6 Replies Latest reply on May 14, 2013 1:18 PM by ansur

    NotificationListener equivalent

    ansur Newbie

      We're in the middle of porting some MBeans from a JBoss 5 installation to direct EJB invocations on a JBoss 7.2.0 installation.

      Some of these invocations take quite a while. To keep the user notified of the progress, we were attaching a javax.management.NotificationListener to the MBeanServerConnection retrieved from JBoss.


      I was wondering whether on JBoss 7 there's a similar mechanism for EJB invocations. Afterall the xnio/remote connection already passes some information, up to even a stacktrace if something went wrong on the serverside.

      Is there a way to hook in into this mechanism?

        • 1. Re: NotificationListener equivalent
          Stephen Coy Master

          I think that something like this might work:



          public class PollableWorkerBean implements PollableWorker {


               private AtomicInteger progess;


               public void reset() {





               public Future<Result> performWork(String arg) {

                    while (progress.incrementAndGet() < 100) {

                         do some work;


                    return new AsyncResult<Result>(new Result(results));



               public int getProgess() {

                    return progress.get();









               PollableWorker worker = ...


               Future<Result> futureResult = worker.performWork("some arg");

               while (!futureResult.isDone() && !futureResult.isCancelled()) {

                    int progress = worker.getProgress();

                    report progress





          There's a chance that this may run afoul of the method call serialisation requirements on stateful session beans. I couldn't find anything in the spec regarding this and asynchronous method invocation.

          • 2. Re: NotificationListener equivalent
            ansur Newbie

            I forgot to mention a rather important piece of information: it's a remote EJB invocation. So client/server communication. Indeed what you suggest would work, but it's not a problem that the actual execution goes slowly, it's that we need to keep the client updated.


            The actual work being done is installing/updating modules on the AS. So the whole process is downloading new EAR files, performing backups, undeploying, deploying, some DB configuration etc. We're sending back textual information to the client so he knows what the process is currently doing. This was working well with the NotificationListener/MBeanServerConnection combination, now I'm wondering whether we can send back this information when doing a remote EJB call using EJBClientConfiguration/Context lookup.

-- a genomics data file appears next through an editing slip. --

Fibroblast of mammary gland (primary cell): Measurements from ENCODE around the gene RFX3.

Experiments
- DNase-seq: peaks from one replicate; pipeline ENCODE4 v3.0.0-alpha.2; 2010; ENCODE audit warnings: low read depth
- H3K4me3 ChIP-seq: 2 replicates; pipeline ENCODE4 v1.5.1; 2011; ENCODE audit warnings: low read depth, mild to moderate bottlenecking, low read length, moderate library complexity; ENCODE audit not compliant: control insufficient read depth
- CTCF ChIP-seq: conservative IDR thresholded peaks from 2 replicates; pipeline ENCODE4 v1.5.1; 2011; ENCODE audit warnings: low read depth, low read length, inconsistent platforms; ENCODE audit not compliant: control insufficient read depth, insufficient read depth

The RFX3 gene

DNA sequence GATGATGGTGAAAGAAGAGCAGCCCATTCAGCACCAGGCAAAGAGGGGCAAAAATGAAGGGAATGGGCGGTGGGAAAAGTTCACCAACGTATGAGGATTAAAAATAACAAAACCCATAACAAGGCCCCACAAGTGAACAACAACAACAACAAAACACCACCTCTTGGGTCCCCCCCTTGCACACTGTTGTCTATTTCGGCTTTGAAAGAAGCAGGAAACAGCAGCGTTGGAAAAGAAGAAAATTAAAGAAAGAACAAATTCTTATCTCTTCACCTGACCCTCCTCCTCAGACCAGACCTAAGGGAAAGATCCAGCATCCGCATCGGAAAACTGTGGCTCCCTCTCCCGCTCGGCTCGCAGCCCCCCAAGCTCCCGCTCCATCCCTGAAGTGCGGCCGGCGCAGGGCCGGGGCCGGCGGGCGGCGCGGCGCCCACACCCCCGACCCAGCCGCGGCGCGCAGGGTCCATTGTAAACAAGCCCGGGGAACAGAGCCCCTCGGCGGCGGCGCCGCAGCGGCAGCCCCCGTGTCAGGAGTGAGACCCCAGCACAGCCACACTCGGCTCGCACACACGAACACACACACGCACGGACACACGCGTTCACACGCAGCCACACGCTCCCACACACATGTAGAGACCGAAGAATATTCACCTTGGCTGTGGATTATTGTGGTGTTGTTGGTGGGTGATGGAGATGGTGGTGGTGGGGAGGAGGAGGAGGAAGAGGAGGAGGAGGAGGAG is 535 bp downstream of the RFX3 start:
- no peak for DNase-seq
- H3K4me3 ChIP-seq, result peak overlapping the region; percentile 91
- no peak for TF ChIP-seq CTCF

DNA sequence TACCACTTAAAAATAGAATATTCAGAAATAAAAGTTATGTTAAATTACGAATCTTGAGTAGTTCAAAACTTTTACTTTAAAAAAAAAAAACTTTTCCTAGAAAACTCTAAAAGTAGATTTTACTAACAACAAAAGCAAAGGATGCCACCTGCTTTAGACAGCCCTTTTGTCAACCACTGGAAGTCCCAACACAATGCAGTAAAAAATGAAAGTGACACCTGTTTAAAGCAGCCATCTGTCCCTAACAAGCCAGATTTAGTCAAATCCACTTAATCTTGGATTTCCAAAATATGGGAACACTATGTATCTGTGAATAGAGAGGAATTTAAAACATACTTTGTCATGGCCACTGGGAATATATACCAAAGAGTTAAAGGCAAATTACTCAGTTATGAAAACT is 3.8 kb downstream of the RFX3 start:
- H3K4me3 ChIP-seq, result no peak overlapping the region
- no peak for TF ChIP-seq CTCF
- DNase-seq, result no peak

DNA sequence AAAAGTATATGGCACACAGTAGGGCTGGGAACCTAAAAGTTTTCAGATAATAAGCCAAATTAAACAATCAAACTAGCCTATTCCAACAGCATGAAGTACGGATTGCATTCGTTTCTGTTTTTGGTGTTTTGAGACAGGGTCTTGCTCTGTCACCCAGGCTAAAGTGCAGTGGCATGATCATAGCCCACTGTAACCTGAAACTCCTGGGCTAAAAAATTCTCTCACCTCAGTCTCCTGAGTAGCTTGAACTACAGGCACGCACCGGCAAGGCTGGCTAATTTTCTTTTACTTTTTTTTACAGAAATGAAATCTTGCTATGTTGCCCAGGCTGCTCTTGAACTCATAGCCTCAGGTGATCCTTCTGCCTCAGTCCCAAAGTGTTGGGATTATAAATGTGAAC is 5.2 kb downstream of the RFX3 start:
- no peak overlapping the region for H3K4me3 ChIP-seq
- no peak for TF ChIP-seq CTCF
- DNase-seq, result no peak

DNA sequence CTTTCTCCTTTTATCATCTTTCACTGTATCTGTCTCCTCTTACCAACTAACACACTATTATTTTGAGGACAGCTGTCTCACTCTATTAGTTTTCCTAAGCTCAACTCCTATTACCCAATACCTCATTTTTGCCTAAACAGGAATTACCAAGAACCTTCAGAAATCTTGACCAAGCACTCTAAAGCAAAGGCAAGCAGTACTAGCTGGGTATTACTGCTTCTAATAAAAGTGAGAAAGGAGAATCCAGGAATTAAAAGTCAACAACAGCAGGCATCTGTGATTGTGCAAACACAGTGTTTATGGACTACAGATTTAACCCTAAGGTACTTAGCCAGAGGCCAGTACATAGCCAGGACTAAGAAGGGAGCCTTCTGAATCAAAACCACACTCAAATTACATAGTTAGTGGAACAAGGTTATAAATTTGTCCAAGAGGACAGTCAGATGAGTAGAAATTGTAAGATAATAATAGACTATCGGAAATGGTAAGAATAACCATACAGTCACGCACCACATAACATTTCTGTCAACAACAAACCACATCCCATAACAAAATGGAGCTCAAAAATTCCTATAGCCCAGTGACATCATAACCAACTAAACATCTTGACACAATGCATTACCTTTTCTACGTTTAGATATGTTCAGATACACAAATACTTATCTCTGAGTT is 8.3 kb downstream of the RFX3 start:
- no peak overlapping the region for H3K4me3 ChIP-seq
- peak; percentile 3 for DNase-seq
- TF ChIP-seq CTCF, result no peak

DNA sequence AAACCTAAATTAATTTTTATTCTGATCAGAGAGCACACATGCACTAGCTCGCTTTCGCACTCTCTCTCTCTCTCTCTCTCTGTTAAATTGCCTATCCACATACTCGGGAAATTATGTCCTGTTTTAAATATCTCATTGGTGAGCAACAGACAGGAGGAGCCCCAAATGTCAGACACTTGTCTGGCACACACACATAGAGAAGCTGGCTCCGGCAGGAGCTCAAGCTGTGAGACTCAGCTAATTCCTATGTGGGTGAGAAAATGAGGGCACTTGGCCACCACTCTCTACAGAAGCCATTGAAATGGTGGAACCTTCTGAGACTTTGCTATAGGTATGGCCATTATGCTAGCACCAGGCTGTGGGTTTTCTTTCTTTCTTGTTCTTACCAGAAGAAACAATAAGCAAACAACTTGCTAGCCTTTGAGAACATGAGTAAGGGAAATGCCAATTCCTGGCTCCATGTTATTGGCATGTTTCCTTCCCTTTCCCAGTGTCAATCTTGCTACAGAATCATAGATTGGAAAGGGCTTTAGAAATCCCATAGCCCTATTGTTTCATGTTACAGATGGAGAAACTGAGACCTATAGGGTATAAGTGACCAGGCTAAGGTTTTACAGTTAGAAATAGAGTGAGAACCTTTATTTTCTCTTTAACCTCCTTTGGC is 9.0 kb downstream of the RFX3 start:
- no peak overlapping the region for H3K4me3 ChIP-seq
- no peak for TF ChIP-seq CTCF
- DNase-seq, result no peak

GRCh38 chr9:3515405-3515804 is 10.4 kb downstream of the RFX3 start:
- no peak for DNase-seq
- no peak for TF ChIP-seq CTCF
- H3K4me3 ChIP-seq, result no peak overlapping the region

• 3. Re: NotificationListener equivalent
              Stephen Coy Master

              The above (if it works at all) should work in a remote situation.


              But a lot of what you're doing can be done programmatically using the management API, although there won't be any progress feedback. You should investigate this if you want to future proof yourself.

              • 4. Re: NotificationListener equivalent
                ansur Newbie

                Everything is done through the management API. That's not the problem. It's just the feedback I need to build in still between the steps.

                • 5. Re: NotificationListener equivalent
                  Elias Ross Master

                  Something that comes to mind is using JMS. Create a temporary queue on the client. Have the EJB send messages (non-transacted) to this temporary queue.


                  Here's some more info: http://activemq.apache.org/how-should-i-implement-request-response-with-jms.html


                  For JavaScript (web apps) you can use Ajax.

                  • 6. Re: NotificationListener equivalent
                    ansur Newbie

                    In the end I used quite a similar solution as we had before, but just a bit adapted to JBoss 7: extend from NotificationBroadcasterSupport, make it a @Singleton and use the @PostConstruct and @PreDestroy functionality to register the instance as an MBean.